Magic Shoot Well, Eeek Out Game 3

Kobe Bryant, Pau Gasol

I can’t offer much commentary on this game.  I was umpiring a baseball game so I only saw the last quarter when I stopped by a Buffalo Wild Wings down the street from the ballpark. 

From what I hear the Magic got back on track shooting wise, and got a little of their swag back in the process.   Kobe was hot hitting some ridiculous shots and then quickly turned cold. 

I won’t find out much more than that because whether the Lakers win or lose I tend not to watch much coverage between games.  There is too much talking and over analyzing for me as commentators dissect every part of the game and speak fatalistically for the losing team.  The game is just the game.  It can turn with little things like shots going in.  The same people throwing dirt on Orlando’s grave will now speak as if the Lakers are on the brink of elimination.

These are pros.  But it’s still a game played by humans so you never know.  I know that’s not sexy but anything else is fantasy. 

Barring a rainout on Thursday, I should at least get to catch the next game by halftime by the latest.

The Wasted Wealth of Pro Athletes

 

 • By the time they have been retired for two years, 78% of former NFL players have gone bankrupt or are under financial stress because of joblessness or divorce.

Wow!  This is some kind of story.  I knew that many athletes lose a lot of their loot on silly things.  But I had no idea it was at this rate.

I think that many athletes are so focused on their careers, that they allow others to do their decision making for them. 

I am reminded of how Earvin “Magic” Johnson got into business years ago.  He knew nothing about business but knew he wanted to be as successful if not more successful as he was during his NBA playing days. 

Instead of being a knucklehead trying to play ball with the big boys of the business world, he humbled himself and sought being mentored by more than a few very successful businessmen who had a track record.  He specifically made it clear that he didn’t want to be the front man for anyone.  He wanted to learn how they made decisions so that he could make his own when the time came.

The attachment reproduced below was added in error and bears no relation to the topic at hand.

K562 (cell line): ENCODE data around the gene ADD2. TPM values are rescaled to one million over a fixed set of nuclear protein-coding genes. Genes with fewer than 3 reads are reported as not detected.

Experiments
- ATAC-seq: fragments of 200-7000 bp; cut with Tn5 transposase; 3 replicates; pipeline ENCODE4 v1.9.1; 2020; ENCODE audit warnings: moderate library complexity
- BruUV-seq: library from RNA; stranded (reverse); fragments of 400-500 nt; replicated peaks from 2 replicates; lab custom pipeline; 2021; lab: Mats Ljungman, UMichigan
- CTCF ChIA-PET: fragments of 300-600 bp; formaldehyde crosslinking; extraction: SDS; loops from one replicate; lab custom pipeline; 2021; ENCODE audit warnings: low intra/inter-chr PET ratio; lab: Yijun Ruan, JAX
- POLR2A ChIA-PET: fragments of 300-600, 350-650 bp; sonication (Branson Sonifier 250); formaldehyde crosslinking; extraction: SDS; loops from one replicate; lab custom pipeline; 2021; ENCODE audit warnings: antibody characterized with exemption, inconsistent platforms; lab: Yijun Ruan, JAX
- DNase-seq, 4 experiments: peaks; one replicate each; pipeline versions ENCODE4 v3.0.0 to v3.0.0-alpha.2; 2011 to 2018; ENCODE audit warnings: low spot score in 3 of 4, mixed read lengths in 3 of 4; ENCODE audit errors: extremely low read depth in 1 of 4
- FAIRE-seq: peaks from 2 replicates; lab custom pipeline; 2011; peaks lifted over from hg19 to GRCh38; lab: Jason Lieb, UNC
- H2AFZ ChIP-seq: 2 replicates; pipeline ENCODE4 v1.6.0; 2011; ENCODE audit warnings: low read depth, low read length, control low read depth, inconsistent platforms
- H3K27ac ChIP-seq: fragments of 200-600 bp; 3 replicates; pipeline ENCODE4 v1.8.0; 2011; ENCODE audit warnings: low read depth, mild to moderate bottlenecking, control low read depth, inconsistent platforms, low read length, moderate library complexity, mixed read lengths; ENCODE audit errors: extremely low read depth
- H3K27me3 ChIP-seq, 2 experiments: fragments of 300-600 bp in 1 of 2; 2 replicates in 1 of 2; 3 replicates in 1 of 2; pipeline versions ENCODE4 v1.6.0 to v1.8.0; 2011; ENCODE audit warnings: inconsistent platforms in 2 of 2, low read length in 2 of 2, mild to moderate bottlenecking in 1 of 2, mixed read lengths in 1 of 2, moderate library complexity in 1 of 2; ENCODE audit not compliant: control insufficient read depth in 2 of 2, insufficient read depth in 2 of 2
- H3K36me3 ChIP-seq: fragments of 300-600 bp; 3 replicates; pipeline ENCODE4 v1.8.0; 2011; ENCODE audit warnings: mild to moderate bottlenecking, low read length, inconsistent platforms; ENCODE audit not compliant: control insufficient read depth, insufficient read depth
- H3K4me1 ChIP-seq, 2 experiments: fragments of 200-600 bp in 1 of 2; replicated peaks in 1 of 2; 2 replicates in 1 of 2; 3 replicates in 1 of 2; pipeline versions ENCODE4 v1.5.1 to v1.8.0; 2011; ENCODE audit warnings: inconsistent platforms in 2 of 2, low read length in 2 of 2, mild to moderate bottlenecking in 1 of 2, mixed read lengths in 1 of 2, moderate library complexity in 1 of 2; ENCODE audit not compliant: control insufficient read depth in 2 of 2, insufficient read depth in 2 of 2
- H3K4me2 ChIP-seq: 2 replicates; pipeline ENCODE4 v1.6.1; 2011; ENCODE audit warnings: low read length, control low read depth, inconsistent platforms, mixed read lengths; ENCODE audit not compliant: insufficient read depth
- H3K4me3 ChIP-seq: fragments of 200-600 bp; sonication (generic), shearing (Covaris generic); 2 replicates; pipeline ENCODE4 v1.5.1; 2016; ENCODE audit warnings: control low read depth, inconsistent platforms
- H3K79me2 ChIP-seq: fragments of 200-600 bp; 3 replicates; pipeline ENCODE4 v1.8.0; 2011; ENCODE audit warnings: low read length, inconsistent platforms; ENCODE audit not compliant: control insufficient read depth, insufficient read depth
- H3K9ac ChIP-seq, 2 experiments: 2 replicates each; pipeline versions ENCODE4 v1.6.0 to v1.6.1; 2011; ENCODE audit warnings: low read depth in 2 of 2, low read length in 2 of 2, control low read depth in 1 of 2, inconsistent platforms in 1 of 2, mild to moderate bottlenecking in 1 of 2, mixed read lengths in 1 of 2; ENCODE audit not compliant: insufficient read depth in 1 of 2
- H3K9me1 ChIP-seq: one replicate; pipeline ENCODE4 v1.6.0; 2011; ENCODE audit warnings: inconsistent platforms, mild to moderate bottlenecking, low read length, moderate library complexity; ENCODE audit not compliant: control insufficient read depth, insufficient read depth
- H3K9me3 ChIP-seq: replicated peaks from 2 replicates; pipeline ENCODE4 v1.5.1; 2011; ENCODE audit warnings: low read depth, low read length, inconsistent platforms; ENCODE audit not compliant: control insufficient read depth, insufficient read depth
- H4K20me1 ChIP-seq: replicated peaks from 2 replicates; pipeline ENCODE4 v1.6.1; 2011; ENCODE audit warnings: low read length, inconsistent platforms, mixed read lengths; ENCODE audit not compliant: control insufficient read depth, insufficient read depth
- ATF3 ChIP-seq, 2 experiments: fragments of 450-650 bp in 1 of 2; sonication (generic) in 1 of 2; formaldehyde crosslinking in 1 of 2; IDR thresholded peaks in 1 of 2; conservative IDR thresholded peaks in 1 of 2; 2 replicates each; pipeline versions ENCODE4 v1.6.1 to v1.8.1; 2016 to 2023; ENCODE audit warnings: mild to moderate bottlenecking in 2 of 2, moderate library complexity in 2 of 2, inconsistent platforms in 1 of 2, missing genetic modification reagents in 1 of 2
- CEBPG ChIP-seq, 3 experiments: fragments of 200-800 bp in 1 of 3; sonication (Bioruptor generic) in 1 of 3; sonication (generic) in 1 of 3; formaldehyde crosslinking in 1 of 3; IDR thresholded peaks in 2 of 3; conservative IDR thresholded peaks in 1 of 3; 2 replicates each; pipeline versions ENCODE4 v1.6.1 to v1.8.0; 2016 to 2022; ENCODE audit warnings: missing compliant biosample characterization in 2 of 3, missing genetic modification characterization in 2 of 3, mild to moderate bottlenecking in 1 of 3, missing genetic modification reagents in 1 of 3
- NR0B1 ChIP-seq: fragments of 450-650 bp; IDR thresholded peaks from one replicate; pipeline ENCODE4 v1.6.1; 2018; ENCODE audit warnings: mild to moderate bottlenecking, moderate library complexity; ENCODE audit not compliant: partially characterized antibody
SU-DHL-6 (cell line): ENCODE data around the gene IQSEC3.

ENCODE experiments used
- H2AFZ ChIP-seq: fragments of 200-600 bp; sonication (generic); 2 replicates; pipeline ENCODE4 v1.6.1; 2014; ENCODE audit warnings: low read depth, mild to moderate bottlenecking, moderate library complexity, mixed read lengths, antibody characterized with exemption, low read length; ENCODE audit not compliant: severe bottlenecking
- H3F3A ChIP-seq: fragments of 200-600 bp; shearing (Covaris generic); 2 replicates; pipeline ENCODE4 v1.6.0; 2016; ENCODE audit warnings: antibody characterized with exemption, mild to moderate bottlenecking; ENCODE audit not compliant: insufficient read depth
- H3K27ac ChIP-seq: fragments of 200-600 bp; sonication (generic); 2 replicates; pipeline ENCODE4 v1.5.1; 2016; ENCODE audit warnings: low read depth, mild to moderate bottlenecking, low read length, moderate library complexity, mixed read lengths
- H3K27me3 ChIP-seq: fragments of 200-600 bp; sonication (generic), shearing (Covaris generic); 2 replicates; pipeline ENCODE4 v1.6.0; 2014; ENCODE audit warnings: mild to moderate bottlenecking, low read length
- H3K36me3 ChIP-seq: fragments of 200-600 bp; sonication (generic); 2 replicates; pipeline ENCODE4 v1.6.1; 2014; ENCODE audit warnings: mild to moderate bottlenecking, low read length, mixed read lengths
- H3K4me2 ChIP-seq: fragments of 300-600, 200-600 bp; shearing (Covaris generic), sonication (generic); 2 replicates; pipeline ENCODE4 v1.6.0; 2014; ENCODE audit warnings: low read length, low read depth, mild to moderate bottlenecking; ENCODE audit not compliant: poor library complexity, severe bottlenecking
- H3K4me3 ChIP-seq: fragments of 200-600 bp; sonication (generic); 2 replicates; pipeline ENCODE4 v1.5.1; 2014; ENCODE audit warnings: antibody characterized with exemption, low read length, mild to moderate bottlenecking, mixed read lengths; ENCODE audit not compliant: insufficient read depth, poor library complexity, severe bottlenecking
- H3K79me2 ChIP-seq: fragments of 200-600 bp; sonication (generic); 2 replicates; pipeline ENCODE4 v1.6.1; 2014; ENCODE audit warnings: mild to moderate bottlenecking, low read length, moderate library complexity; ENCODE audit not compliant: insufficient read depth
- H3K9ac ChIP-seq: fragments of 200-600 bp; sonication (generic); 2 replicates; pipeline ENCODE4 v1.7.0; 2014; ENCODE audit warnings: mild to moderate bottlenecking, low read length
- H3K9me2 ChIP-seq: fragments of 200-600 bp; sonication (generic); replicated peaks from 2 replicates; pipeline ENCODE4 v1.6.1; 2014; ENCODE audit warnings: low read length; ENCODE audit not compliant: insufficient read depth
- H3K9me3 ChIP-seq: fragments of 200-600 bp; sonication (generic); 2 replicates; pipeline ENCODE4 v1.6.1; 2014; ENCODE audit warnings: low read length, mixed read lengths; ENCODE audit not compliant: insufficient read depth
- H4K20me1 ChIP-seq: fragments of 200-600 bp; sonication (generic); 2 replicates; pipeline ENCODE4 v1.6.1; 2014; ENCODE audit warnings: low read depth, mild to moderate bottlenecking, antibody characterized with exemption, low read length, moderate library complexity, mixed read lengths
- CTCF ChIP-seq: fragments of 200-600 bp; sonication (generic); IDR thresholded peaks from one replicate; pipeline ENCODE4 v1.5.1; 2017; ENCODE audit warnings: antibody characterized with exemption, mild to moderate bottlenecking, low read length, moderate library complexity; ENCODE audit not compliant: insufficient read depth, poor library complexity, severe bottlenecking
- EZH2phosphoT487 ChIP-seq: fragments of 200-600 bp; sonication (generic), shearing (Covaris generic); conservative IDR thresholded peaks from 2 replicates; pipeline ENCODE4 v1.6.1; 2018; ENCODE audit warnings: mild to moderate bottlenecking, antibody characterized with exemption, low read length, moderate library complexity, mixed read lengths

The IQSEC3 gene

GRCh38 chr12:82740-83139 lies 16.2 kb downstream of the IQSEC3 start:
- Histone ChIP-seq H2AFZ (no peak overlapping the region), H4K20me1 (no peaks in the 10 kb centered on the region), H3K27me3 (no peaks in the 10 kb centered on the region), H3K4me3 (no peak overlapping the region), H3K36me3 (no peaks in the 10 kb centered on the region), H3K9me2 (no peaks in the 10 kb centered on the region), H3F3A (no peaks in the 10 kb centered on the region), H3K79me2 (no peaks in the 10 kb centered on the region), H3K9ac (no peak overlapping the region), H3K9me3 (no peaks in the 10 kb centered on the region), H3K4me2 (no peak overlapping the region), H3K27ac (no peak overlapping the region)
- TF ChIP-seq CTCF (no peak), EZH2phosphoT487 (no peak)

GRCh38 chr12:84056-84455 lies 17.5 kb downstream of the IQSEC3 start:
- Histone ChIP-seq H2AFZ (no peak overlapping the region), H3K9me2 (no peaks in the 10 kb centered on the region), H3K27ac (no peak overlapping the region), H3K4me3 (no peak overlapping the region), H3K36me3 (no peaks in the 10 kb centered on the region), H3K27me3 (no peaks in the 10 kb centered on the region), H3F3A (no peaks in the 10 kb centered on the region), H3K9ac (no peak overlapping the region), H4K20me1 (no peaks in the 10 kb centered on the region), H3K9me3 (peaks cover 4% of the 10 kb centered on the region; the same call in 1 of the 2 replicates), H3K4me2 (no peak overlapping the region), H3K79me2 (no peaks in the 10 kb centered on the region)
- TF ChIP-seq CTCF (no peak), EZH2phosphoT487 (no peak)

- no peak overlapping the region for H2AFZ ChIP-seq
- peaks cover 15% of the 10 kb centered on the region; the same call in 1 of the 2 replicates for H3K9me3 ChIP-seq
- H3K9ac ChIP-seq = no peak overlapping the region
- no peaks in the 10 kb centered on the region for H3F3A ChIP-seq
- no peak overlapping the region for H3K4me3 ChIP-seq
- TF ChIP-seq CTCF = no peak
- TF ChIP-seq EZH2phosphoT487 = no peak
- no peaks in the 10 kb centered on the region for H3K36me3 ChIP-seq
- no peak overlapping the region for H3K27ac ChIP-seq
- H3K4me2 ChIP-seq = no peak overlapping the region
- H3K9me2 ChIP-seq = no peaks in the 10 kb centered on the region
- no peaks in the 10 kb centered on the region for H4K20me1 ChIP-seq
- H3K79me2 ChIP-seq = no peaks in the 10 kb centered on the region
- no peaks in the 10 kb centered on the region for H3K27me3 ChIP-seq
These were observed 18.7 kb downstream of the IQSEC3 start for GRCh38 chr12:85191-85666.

The proof is the pudding. 

Magic waited till his playing days were pretty much over before he really got heavily involved in the business world so he could do his due diligence.   One can read Oscar De La Hoya’s book where he talks in great detail of how he’s worked with the best to be mentored into the business world.  It’s sad to hear how so many other athletes in 2009 still waste their wealth and do not learn from these examples. 

The truth that they don’t get is that they have to work even harder in the business world than they did on their athletic gifts.  This is mostly because they are not familiar with how the game of business is played nor their ever changing rules of engagement. 

Oprah said it best.  “Sign your own checks.”  But hell you’ll still sign anything someone else tells you if you don’t know any better.

I understand how most are confused and frustrated with the learning curve.  But as the saying goes, “if you think education cost, try ignorance.”